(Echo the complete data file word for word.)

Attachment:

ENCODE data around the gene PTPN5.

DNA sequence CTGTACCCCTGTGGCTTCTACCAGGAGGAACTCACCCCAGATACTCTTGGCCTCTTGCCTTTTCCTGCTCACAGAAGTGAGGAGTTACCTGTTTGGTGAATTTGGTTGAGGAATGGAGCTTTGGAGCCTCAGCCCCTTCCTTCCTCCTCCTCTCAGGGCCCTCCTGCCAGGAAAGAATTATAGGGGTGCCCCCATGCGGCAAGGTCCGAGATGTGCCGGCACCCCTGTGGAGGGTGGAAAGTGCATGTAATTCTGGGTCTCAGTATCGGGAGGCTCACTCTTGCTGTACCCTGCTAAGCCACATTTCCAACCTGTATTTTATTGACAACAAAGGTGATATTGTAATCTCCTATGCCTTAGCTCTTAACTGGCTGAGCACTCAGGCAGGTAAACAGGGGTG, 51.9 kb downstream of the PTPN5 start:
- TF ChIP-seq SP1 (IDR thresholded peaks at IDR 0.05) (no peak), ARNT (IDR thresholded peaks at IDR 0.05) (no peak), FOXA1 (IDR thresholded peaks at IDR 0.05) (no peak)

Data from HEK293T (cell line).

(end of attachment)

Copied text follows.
ENCODE data around the gene PTPN5.

DNA sequence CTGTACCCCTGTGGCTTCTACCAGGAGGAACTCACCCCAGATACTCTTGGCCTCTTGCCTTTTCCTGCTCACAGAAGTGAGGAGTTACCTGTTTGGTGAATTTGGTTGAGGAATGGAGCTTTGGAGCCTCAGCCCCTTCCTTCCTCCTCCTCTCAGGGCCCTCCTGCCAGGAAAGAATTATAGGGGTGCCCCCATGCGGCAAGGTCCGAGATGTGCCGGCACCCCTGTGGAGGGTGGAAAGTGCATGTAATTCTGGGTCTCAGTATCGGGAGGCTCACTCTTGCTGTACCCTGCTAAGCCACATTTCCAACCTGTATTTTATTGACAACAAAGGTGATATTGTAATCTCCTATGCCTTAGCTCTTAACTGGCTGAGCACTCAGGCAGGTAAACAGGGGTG, 51.9 kb downstream of the PTPN5 start:
- TF ChIP-seq SP1 (IDR thresholded peaks at IDR 0.05) (no peak), ARNT (IDR thresholded peaks at IDR 0.05) (no peak), FOXA1 (IDR thresholded peaks at IDR 0.05) (no peak)

Data from HEK293T (cell line).